The UK Residential Market Survey revealed a “subdued sales market” in the housing sector, with downbeat new buyer enquiries, agreed sales and new instructions.
Across the UK, enquiries from new buyers fell for the second month in a row. This follows a continued struggle with housing supply, with new instructions falling for the fourth consecutive month. Newly agreed sales were also in decline.
Survey participants also noted an annual decline in market appraisals, with appraisal numbers at their most negative since the survey began two years ago.
Tenant demand rose whilst landlords continued to exit the sector, and new landlord instructions declined at a pace that has “seemingly gathered momentum over the quarter”.
Meanwhile, the national indicator on house price inflation noted broadly flat prices with a net balance of -5%. The RICS said that “current conditions could place marginally downward pressure on headline house prices at the national level in the near term”.
However, they predict an increase in house prices over the next 12 months, with Northern Ireland, Wales, Scotland and the North West of England displaying the “strongest expectations” for house price growth. An increase in rent is also predicted.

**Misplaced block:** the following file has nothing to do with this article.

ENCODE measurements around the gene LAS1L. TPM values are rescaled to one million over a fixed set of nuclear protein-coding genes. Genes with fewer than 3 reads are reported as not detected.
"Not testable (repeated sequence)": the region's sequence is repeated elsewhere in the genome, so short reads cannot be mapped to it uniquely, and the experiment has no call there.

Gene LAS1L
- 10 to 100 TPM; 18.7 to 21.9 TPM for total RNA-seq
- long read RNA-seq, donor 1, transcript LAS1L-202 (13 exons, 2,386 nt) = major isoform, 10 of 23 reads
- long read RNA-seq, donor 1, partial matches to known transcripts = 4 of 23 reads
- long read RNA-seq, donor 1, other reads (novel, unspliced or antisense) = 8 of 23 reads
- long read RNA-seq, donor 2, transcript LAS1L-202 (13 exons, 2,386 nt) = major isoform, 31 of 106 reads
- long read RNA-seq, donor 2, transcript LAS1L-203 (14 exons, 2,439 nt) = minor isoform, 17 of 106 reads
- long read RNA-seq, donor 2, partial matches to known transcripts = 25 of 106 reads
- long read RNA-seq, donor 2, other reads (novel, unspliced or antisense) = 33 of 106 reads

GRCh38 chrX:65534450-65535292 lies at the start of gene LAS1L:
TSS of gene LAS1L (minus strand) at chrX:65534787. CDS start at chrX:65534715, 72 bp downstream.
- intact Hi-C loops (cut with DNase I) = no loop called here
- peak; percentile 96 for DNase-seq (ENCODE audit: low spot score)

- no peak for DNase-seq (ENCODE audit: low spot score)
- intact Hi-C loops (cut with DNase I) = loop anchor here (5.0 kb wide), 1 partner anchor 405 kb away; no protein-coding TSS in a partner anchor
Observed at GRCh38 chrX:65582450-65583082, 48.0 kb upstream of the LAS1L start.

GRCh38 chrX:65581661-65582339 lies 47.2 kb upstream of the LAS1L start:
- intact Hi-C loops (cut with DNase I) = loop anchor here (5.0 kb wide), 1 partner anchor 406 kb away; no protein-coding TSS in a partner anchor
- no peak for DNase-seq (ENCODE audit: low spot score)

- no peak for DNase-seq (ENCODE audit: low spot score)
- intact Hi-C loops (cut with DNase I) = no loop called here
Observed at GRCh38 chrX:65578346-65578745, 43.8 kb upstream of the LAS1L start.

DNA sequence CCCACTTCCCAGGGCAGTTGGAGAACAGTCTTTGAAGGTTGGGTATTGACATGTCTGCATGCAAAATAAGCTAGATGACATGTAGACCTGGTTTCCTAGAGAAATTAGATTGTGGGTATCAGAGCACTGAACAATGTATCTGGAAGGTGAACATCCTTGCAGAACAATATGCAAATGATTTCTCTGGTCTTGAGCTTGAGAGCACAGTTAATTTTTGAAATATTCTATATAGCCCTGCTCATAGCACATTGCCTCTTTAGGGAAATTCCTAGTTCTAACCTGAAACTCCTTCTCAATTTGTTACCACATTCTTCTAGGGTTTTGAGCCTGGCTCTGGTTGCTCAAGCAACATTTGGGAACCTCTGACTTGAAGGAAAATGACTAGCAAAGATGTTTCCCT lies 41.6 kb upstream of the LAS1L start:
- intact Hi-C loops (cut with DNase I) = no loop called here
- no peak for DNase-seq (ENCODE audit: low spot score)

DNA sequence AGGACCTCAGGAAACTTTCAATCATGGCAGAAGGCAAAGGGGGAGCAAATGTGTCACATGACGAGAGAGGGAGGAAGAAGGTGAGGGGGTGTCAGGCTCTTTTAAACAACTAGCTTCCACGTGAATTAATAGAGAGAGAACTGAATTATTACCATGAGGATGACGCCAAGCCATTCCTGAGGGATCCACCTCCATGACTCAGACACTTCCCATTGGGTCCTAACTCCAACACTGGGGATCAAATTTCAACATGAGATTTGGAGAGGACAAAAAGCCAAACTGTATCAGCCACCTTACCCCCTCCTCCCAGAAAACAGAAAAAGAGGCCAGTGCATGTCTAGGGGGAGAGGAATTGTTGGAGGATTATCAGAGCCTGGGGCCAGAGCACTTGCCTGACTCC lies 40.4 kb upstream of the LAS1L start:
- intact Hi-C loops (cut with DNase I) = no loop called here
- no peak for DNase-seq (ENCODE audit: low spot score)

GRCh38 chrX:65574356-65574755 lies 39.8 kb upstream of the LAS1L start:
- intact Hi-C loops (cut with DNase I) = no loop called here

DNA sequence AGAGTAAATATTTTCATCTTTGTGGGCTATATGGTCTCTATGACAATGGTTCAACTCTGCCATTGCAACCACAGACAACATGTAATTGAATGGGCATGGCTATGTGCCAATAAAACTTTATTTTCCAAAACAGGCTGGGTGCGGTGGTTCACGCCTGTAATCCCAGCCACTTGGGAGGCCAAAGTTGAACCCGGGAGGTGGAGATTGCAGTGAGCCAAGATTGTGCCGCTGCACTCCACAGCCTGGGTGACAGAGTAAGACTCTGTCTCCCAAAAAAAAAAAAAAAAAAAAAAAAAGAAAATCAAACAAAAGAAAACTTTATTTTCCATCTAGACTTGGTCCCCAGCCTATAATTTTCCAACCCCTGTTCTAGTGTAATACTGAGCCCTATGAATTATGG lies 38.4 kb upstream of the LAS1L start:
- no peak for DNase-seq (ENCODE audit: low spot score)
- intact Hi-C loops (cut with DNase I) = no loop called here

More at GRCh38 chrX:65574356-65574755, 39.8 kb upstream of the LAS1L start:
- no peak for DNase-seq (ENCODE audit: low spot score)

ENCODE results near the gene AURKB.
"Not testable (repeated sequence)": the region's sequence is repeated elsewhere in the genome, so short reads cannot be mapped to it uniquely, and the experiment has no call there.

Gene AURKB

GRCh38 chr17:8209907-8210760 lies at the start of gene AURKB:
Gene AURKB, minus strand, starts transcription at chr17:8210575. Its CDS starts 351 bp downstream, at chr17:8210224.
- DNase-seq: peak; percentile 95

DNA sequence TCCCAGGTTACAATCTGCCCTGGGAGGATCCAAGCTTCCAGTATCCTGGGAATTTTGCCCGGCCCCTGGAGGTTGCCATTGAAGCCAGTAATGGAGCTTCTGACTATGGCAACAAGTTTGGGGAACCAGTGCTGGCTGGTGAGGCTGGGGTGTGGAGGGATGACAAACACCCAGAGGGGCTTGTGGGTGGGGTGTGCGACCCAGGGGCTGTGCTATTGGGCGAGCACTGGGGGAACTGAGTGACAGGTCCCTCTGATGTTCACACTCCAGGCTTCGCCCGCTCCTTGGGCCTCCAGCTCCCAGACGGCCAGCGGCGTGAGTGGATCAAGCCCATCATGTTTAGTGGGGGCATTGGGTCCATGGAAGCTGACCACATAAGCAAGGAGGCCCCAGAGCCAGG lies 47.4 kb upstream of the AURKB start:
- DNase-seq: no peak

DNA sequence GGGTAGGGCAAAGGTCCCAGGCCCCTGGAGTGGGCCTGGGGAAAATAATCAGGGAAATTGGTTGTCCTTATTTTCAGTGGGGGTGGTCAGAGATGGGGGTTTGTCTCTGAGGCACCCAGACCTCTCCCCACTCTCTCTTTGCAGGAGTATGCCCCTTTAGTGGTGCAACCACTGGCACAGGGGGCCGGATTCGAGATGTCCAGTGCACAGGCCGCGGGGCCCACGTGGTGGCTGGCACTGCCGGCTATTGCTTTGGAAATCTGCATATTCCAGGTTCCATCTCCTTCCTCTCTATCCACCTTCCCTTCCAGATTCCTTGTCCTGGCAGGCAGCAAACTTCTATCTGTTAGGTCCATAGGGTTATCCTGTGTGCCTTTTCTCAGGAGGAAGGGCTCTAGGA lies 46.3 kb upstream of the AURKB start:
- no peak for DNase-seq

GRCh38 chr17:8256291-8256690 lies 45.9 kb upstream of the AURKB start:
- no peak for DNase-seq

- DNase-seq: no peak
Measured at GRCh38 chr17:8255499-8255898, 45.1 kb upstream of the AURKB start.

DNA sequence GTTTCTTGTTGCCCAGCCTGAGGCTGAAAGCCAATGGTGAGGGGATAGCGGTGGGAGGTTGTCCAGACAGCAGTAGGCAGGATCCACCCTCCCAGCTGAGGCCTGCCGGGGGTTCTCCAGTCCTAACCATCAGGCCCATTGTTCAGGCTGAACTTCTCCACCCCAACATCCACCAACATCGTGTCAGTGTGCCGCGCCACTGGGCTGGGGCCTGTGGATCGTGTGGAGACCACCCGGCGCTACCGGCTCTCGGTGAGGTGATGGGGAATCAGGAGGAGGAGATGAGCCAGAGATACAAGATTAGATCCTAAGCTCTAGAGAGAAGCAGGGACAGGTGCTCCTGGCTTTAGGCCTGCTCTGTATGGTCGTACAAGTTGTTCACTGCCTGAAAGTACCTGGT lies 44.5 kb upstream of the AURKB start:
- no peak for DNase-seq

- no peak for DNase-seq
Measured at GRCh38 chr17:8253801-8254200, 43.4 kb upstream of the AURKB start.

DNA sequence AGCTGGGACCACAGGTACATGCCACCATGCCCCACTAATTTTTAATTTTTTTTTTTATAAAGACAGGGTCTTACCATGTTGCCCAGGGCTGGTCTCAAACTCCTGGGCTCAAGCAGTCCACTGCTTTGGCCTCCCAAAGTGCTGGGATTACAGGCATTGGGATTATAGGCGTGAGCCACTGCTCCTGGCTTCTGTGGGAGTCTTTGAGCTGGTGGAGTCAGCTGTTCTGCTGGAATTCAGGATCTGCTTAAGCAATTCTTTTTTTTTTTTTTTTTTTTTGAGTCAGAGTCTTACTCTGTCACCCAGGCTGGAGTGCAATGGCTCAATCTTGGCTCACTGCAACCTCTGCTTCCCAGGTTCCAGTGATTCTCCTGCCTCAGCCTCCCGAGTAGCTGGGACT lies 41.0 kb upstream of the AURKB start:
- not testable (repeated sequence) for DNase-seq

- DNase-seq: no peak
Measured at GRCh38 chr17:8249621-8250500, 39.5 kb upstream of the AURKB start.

RICS chief economist, Simon Rubinsohn, said: “The latest survey feedback continues to suggest that both buyer and seller activity remains in a holding pattern, hampered by political and economic uncertainty.
“Given the upcoming general election next month, it appears unlikely that these trends will pick-up to any meaningful extent over the remainder of this year.
“The picture remains very different on the lettings side however, with tenant demand gathering momentum over recent months. This is running against an increasingly tight supply backdrop for rental properties and seems set to squeeze the pace of rental growth higher going forward.”
Tamara Hooper, policy manager at RICS, added: “Persistent government meddling in the private rented sector has dampened landlords’ appetites to invest and expand their portfolios, with many consolidating their assets, or leaving the sector altogether.
“In addition, the regular changes to the PRS regime has decreased stability and standards for tenants.The Government needs to stop tinkering with PRS activity – through misguided eviction processes, taxation and fees – and help provide a careful balance between landlords and tenants’ rights.
“This will encourage more landlords back to the market as well as ensure that tenants, including those who are most vulnerable, are not at a disadvantage in being able to find a suitable and affordable home to rent.”